JOURNAL ARTICLE

An outbreak of nonflocculating catabolic populations caused the breakdown of a phenol-digesting activated-sludge process

K Watanabe, M Teramoto, S Harayama
Applied and Environmental Microbiology 1999, 65 (7): 2813-9
10388669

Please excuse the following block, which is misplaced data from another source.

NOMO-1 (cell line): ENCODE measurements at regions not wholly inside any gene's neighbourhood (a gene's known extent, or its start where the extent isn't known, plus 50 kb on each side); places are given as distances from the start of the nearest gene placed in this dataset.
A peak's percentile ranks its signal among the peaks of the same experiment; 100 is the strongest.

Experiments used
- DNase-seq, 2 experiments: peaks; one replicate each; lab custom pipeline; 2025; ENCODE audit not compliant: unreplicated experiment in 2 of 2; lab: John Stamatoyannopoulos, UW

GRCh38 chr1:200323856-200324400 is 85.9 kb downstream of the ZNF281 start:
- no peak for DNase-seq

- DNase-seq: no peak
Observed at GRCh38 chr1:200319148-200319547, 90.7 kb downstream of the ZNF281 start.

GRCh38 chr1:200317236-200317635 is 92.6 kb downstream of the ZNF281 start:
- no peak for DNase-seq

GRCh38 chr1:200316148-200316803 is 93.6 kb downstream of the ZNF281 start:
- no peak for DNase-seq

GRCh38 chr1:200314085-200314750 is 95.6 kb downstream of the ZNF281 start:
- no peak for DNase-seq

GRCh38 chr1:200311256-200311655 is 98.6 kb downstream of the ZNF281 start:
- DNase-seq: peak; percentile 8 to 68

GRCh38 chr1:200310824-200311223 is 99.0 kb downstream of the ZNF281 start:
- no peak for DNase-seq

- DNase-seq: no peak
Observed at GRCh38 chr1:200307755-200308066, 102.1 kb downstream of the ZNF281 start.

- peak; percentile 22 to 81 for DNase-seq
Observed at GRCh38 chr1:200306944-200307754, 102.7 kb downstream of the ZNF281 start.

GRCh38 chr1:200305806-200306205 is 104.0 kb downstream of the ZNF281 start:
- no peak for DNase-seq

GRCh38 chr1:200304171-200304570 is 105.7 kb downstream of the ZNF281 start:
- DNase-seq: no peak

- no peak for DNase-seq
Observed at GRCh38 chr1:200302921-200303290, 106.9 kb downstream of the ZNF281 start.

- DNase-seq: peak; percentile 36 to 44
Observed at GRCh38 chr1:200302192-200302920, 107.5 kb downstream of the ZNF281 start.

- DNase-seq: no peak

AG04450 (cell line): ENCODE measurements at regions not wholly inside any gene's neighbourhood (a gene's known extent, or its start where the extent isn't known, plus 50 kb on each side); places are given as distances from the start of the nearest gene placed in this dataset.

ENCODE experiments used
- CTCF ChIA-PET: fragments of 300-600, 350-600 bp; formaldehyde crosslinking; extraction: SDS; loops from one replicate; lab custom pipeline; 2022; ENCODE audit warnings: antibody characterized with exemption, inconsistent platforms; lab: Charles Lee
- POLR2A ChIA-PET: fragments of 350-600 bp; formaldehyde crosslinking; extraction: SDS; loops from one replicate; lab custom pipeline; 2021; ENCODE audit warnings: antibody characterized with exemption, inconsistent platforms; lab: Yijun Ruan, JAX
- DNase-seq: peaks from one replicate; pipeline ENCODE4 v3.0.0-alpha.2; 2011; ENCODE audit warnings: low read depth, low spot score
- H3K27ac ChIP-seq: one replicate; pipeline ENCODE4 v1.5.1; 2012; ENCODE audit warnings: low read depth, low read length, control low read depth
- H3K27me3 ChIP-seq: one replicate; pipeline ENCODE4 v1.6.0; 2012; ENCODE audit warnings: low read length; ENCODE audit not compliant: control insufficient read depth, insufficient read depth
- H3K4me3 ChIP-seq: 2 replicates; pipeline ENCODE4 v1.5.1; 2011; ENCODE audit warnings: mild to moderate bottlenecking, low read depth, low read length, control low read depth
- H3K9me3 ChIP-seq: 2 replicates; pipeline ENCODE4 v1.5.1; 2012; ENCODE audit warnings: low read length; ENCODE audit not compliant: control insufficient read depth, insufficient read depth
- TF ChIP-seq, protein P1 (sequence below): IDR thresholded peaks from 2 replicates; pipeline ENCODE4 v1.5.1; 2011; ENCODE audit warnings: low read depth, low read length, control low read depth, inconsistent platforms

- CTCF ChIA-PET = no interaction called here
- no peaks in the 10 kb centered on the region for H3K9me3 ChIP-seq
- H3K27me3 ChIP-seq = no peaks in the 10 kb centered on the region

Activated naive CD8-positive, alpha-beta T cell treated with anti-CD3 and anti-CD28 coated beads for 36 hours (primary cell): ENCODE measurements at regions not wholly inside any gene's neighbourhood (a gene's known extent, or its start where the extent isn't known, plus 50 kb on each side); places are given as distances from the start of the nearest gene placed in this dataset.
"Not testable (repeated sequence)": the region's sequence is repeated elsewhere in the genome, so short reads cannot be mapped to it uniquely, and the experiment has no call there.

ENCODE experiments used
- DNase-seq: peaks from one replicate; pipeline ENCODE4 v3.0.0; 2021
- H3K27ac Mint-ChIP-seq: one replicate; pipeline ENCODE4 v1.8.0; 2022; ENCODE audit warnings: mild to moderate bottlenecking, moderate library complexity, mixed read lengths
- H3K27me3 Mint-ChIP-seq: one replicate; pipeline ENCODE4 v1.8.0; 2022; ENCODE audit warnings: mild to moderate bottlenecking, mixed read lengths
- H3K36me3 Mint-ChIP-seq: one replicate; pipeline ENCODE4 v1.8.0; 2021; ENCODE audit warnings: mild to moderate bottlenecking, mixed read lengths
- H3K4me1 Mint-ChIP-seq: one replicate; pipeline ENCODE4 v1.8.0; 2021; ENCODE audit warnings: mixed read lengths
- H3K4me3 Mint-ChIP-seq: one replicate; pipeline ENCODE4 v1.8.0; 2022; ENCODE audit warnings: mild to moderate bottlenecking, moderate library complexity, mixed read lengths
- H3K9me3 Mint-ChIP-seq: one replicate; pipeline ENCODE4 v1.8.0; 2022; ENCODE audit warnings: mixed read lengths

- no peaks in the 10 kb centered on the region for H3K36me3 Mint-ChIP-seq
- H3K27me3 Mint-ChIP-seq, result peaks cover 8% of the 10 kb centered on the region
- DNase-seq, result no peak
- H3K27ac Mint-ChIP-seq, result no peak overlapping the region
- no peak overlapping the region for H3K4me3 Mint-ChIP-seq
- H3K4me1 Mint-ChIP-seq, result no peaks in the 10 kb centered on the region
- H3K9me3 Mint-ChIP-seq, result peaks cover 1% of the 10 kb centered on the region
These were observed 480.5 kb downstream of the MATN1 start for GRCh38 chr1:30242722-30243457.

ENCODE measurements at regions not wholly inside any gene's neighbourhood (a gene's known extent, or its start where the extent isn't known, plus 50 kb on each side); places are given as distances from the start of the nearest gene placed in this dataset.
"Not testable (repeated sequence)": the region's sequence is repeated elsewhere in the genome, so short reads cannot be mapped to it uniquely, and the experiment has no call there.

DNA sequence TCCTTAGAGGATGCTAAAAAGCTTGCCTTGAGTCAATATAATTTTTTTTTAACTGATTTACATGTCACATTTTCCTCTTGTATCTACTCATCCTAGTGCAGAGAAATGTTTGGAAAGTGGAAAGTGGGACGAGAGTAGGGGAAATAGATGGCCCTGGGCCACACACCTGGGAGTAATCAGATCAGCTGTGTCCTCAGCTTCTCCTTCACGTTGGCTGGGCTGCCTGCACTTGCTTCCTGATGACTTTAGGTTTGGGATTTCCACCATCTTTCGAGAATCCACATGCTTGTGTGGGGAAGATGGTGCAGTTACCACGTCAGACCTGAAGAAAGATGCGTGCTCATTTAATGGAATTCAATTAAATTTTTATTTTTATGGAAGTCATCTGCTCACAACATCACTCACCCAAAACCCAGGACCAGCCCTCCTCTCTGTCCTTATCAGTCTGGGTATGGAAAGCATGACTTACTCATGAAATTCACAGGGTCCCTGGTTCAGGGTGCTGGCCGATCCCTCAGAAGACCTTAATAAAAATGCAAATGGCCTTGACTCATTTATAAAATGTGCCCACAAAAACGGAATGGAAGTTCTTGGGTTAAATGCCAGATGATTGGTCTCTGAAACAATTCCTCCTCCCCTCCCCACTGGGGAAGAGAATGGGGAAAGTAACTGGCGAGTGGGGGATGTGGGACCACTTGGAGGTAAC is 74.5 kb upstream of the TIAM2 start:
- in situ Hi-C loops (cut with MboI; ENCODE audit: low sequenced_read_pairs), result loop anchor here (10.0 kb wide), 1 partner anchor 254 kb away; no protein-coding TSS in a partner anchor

Activated sludge was fed phenol as the sole carbon source, and the phenol-loading rate was increased stepwise from 0.5 to 1.0 g liter-1 day-1 and then to 1.5 g liter-1 day-1. After the loading rate was increased to 1.5 g liter-1 day-1, nonflocculating bacteria outgrew the sludge, and the activated-sludge process broke down within 1 week. The bacterial population structure of the activated sludge was analyzed by temperature gradient gel electrophoresis (TGGE) of PCR-amplified 16S ribosomal DNA (rDNA) fragments. We found that the population diversity decreased as the phenol-loading rate increased and that two populations (designated populations R6 and R10) predominated in the sludge during the last several days before breakdown. The R6 population was present under the low-phenol-loading-rate conditions, while the R10 population was present only after the loading rate was increased to 1.5 g liter-1 day-1. A total of 41 bacterial strains with different repetitive extragenic palindromic sequence PCR patterns were isolated from the activated sludge under different phenol-loading conditions, and the 16S rDNA and gyrB fragments of these strains were PCR amplified and sequenced. Some bacterial isolates could be associated with major TGGE bands by comparing the 16S rDNA sequences. All of the bacterial strains affiliated with the R6 population had almost identical 16S rDNA sequences, while the gyrB phylogenetic analysis divided these strains into two physiologically divergent groups; both of these groups of strains could grow on phenol, while one group (designated the R6F group) flocculated in laboratory media and the other group (the R6T group) did not. A competitive PCR analysis in which specific gyrB sequences were used as the primers showed that a population shift from R6F to R6T occurred following the increase in the phenol-loading rate to 1.5 g liter-1 day-1. The R10 population corresponded to nonflocculating phenol-degrading bacteria. Our results suggest that an outbreak of nonflocculating catabolic populations caused the breakdown of the activated-sludge process. This study also demonstrated the usefulness of gyrB-targeted fine population analyses in microbial ecology.

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